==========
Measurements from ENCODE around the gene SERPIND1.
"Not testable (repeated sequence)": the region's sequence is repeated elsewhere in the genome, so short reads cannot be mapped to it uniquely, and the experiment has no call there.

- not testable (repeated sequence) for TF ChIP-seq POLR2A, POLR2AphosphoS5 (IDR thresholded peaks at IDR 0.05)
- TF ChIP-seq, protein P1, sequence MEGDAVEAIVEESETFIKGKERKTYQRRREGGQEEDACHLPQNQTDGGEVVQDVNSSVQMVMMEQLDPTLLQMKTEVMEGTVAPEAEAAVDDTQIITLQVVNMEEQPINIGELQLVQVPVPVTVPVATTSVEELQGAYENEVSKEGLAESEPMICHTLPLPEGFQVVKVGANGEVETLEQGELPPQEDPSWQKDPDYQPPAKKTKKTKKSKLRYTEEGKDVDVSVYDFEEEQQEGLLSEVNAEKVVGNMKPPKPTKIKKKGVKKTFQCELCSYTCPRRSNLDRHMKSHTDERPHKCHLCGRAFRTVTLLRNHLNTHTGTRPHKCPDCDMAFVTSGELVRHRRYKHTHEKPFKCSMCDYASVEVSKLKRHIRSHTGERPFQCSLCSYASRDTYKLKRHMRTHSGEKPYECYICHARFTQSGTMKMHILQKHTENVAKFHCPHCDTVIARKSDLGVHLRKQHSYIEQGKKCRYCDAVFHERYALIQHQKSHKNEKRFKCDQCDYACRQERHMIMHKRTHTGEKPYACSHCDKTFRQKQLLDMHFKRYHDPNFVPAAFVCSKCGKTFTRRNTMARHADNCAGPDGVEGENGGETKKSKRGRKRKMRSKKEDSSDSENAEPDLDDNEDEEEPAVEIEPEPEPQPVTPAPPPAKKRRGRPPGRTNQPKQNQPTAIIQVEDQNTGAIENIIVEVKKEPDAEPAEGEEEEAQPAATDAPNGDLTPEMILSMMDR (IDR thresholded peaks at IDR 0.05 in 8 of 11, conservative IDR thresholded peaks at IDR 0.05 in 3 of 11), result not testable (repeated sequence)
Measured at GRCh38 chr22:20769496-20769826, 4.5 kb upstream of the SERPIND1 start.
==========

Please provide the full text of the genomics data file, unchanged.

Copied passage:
Measurements from ENCODE around the gene SERPIND1.
"Not testable (repeated sequence)": the region's sequence is repeated elsewhere in the genome, so short reads cannot be mapped to it uniquely, and the experiment has no call there.

- not testable (repeated sequence) for TF ChIP-seq POLR2A, POLR2AphosphoS5 (IDR thresholded peaks at IDR 0.05)
- TF ChIP-seq, protein P1, sequence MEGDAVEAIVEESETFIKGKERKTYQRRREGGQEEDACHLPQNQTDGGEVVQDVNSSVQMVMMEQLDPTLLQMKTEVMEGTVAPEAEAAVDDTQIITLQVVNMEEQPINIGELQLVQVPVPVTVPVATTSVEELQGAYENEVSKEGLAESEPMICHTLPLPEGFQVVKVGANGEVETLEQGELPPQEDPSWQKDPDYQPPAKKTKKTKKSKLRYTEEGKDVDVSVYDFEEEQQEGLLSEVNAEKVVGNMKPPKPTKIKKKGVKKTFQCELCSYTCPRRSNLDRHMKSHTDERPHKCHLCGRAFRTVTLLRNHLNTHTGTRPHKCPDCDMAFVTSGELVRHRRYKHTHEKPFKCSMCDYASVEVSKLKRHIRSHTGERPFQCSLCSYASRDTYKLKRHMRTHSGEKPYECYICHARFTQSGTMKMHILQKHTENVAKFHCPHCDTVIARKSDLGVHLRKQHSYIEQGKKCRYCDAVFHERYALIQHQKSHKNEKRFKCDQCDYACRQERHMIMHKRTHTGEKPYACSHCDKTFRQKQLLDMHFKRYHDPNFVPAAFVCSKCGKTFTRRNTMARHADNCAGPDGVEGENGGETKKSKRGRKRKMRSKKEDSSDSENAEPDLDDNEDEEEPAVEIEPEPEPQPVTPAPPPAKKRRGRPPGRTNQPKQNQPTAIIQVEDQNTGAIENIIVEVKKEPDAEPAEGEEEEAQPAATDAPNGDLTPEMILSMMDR (IDR thresholded peaks at IDR 0.05 in 8 of 11, conservative IDR thresholded peaks at IDR 0.05 in 3 of 11), result not testable (repeated sequence)
Measured at GRCh38 chr22:20769496-20769826, 4.5 kb upstream of the SERPIND1 start.